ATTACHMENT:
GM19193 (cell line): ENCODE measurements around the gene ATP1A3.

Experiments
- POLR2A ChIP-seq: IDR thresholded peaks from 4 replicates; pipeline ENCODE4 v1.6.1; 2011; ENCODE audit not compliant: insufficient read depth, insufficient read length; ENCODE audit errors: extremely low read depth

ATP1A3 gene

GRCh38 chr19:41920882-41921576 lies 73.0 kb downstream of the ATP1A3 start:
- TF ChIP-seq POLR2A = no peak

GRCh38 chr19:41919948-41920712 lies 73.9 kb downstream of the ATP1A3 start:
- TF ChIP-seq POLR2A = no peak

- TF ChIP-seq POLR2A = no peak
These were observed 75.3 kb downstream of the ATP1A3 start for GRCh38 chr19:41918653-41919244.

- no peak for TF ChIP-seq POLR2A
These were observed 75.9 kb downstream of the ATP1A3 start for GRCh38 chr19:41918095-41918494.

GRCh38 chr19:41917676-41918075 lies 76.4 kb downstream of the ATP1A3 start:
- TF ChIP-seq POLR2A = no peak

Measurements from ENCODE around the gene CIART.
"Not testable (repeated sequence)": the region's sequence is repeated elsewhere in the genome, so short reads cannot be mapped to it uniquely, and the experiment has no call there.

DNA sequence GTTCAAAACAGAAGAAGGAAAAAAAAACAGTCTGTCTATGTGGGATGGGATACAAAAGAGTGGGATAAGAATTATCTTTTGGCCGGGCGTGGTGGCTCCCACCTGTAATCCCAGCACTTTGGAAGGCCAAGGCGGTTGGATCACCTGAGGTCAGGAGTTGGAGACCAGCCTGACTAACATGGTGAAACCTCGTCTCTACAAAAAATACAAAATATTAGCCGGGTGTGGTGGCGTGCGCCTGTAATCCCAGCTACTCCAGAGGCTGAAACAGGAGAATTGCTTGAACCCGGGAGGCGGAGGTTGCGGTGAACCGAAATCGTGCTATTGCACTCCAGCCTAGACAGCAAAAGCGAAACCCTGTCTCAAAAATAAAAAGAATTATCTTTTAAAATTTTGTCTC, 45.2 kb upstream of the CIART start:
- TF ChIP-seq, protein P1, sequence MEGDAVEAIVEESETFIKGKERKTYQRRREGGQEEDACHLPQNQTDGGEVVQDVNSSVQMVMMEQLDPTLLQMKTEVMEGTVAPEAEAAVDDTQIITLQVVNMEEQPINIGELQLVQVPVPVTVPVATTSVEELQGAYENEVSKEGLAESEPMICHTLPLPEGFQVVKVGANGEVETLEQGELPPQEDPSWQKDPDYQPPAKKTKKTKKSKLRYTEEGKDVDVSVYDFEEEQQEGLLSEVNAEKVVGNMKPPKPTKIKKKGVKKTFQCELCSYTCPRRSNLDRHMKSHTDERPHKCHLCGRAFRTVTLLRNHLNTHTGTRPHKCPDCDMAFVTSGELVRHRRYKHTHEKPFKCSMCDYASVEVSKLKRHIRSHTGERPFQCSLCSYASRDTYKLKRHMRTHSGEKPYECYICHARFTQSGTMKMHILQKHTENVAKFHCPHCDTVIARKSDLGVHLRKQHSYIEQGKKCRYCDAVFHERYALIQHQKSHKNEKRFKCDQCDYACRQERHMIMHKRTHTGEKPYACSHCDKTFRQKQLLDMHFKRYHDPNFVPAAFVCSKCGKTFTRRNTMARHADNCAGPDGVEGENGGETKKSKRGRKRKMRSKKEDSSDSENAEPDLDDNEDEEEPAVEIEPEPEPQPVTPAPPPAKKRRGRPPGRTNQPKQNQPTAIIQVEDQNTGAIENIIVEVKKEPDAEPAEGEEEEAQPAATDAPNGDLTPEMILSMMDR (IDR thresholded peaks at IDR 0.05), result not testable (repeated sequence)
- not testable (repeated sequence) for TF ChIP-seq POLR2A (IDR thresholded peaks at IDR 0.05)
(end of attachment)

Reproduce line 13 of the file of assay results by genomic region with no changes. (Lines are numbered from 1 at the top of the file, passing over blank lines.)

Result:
GRCh38 chr19:41917676-41918075 lies 76.4 kb downstream of the ATP1A3 start: